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Knowledge must not be hurriedly acquired.

DR Vishalache Balakrishnan (in the letter “Teachers must learn, unlearn and relearn” — NST, Aug 10) was right to bring up the discourse on why teachers need to learn to accept that things have changed around us, and that there is an urgent need to unlearn some of the ‘old’ ways. At the same time, to relearn how to adapt to the changes ahead.

I particularly like the way (s)he wrote about the National Education Philosophy that must be relearned focusing on the holistic growth of each child. Kudos. More must walk in Dr Balakrishnan footsteps if we desire real reform of the education system. There is much to be done, and time is not on our side.

Foremost is to acknowledge that it is not only confined to the teachers but also to all learners, which cuts across the entire community globally. They, too, need to learn of the rapid changes taking place if education is to be fully supported for future learning, notably from the dimensions of policy- and decision-making and implementation. Thus leading to the unlearning and relearning of various policy dimensions as well to suit the changing times.

One of the most important things to unlearn is the way how education is “hurriedly” consumed (as in consuming “fast” food) thanks to the advent of mindless technology. So much so, some are recommending to “slow down” instead!

Authors Maggie Berg and Barbara Seeber in their seminal book, The Slow Professor (taking from the Slow Food movement), recommend that the pace at today’s institutions of higher education (therefore schools too) ought to be moderated. So that reflection and inquiry as vital educational tools can be optimally applied.

Otherwise, like consuming fast food, not only is the quality generally regarded as “junk”, so too are the outcomes — ill health (read, miseducation). Managed like a corporate entity, the delivery of education is modelled on a factory complete with “bottom line” targets guided by economic imperatives, fashioned as KPIs based on tight deadlines to deliver, no different from a “product” coming out of a rigidly timed assembly line.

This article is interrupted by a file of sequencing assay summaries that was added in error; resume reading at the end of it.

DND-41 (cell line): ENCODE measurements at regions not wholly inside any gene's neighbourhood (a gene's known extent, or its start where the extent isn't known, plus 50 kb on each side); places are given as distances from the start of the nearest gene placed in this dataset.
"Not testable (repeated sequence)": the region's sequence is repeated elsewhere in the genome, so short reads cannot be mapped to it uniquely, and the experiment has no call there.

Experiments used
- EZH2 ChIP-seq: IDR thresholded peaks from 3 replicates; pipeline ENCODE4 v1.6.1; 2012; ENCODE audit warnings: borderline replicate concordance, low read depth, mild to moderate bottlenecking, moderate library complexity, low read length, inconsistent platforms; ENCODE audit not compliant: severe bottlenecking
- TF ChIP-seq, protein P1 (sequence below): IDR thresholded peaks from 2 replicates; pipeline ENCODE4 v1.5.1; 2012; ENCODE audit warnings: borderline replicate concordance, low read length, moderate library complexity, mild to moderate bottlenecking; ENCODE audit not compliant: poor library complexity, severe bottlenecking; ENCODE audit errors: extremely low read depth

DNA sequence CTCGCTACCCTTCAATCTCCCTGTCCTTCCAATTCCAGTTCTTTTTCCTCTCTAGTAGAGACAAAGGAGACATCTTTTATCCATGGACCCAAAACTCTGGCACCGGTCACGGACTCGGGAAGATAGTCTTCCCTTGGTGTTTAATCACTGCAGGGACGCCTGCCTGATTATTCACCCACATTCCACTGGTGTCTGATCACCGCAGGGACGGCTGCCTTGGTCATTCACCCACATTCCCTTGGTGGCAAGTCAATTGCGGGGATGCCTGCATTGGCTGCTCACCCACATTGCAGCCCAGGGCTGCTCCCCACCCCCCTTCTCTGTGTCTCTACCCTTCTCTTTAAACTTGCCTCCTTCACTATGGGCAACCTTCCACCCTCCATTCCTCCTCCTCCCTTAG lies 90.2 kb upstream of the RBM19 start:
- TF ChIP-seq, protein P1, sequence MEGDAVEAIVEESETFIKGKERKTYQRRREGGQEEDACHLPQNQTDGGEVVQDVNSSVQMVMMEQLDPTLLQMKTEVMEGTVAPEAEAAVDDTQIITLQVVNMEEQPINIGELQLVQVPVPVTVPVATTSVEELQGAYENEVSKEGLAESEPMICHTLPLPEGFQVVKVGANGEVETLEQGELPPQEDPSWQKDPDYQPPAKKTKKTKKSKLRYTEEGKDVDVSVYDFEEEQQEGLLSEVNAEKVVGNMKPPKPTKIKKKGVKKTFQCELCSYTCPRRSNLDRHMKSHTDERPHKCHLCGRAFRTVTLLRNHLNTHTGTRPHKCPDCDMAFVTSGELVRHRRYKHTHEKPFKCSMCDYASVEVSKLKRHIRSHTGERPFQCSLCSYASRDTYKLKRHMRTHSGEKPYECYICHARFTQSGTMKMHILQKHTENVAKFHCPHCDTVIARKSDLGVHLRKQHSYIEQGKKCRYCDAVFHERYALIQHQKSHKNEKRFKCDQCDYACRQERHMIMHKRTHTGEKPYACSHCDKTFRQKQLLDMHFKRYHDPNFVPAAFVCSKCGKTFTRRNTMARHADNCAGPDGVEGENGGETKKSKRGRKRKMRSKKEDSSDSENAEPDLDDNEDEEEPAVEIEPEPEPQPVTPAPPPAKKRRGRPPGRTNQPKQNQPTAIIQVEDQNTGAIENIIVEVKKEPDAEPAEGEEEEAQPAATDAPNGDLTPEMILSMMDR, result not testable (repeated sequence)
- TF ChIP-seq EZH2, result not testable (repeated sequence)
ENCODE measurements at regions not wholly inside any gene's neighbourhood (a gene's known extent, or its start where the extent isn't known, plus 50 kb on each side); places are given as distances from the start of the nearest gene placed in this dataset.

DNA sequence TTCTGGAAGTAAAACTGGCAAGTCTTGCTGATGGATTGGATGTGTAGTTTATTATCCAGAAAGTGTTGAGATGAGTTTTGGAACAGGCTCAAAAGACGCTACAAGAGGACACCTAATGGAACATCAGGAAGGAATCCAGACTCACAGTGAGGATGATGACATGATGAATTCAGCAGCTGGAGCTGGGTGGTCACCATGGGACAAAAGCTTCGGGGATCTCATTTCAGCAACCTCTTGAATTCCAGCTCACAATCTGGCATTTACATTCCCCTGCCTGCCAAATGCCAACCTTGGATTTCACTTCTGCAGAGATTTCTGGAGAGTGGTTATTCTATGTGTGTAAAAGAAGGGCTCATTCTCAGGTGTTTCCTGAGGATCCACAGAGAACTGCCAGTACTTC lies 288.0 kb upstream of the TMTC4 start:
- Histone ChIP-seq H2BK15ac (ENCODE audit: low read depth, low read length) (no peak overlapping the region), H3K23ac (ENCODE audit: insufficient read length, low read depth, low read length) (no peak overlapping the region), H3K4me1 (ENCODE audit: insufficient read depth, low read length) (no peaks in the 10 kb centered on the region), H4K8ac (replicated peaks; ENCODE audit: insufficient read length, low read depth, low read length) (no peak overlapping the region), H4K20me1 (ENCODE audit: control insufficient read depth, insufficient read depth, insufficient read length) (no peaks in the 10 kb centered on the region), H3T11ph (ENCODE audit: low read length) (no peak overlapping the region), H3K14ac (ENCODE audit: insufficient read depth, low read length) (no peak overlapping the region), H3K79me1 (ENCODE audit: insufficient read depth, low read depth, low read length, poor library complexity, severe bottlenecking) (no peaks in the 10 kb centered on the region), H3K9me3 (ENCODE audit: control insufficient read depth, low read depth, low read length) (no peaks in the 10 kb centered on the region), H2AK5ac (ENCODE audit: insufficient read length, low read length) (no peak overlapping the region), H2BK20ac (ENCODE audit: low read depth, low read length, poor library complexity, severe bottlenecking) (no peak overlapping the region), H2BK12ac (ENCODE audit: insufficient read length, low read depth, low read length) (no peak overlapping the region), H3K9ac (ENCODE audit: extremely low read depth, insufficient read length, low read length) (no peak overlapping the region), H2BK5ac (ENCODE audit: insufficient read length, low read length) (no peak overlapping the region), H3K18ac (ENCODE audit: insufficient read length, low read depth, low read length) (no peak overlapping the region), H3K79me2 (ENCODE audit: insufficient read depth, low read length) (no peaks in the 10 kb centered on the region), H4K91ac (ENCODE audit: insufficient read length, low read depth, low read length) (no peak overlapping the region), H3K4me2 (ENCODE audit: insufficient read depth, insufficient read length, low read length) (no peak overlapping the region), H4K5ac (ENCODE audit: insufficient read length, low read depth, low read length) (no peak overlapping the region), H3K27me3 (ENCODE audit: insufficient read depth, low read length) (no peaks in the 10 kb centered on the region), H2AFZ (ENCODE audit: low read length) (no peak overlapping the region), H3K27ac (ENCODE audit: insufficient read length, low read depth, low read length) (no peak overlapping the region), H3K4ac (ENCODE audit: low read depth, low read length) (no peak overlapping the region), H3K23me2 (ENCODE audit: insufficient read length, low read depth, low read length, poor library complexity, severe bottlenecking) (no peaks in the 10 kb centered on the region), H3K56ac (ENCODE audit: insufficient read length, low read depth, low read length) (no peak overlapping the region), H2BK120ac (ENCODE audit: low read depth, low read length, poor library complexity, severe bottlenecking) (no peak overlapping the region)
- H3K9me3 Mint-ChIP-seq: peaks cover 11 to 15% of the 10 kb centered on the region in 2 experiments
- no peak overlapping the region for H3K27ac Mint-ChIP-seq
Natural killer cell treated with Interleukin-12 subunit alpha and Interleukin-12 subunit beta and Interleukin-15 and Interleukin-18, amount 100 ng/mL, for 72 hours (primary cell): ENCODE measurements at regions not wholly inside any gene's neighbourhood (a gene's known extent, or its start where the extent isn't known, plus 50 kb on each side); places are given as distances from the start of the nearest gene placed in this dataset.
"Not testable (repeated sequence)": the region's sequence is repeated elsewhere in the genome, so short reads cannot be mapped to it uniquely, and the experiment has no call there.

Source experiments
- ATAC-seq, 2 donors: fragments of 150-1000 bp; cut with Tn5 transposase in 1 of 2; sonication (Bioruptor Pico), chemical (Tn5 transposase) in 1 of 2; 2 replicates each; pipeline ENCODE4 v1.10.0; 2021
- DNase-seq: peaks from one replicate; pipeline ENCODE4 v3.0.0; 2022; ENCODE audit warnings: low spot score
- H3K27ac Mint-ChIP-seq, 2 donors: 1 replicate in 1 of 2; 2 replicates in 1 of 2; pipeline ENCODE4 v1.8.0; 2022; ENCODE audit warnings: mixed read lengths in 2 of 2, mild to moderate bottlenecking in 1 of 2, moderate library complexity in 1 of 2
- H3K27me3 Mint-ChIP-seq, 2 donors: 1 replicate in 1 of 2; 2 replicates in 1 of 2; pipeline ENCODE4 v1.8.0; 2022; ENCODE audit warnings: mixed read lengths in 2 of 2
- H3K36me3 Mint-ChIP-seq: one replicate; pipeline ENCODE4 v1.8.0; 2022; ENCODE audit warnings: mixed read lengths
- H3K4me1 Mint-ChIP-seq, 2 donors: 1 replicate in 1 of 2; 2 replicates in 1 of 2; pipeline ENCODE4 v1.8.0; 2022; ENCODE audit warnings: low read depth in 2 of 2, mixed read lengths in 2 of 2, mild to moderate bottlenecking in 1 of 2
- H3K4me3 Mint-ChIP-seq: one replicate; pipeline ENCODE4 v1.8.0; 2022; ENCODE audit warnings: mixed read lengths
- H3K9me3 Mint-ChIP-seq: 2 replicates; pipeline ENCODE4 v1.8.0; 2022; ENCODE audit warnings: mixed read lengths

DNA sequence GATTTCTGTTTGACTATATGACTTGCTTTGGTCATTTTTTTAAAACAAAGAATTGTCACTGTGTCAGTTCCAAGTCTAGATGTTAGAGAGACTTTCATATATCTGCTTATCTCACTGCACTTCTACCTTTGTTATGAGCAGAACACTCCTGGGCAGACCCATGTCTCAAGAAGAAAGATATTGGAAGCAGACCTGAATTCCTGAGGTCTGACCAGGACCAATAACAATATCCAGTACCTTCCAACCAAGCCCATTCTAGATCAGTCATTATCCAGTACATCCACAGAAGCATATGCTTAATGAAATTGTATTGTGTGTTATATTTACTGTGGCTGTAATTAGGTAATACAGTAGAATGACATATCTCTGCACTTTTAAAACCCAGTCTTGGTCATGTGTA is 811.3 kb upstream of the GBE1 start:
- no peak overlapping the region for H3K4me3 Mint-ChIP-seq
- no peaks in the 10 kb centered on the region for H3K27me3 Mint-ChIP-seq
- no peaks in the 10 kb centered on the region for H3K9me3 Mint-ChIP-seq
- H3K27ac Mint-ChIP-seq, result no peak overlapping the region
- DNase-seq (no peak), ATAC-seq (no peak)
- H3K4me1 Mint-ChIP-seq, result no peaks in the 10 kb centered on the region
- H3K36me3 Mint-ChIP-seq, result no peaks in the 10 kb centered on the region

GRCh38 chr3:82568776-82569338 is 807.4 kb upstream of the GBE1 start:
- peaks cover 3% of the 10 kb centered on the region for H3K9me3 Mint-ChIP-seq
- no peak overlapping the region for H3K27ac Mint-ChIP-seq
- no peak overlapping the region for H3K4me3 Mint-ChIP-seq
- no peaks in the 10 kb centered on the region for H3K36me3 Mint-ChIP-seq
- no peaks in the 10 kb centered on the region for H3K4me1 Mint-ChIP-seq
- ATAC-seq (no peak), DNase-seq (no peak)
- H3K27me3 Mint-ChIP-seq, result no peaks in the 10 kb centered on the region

Thus the dubious, dehumanising GOT (“graduate-on-time”) is allowed to reign supreme! Ironically, at the same time, uninterrupted lifelong learning is also encouraged.

Simply put, structures too need to be unlearned, not only the processes, because the former is more than just a constraint on the change ahead — that is, to better relearn for change! So far the discussion is limited to processes, while the archaic (super)structures remain untouched and out of sync, yet still celebrated.

Adding to this is an emerging concept that is often left unmentioned: to “co-learn”. This follows from the realisation that humans are not the paragon of all things when it comes to knowledge sources. The so-called “dominant” knowledge touted today is considered inadequate when it comes to learning from all the other species.

There is enough evidence to indicate that sources of human knowledge, including the sciences, are equally responsible for the overall state of imbalance of the world. Not to mention the ecological destruction that is ongoing, threatening the civilisation we know today. Thus far, humans are unable or unwilling to co-exist equitably with other species and the environment, insisting on exploiting them for vested interest.

Co-learning therefore calls to attention the need to recognise the existence of “others” and their right to share all there is in a balanced and harmonious way. Humans indeed are part of the balanced ecosystem as promoted through the Unesco agenda on Education for Sustainable Development since 2005, and must act responsibly. In particular, the Sustainable Development Goals (2016-2030) that specifically list 17 targets to be minimally met in order to bring about and keep the balance globally.

We must therefore go beyond Yoda’s mantra of learn, unlearn and relearn to embrace co-learning as well; also to supersede the superficial changes in processes of edu‎cation to include changes in physical and mental structures that are often the barriers to reconstructing future learning in a collaborative way.

For this to happen, it is best to begin by relearning the deeper understanding of the National Education Philosophy. This continues to remain paramount.

The writer, an NST columnist for more than 20 years, is International Islamic University Malaysia rector

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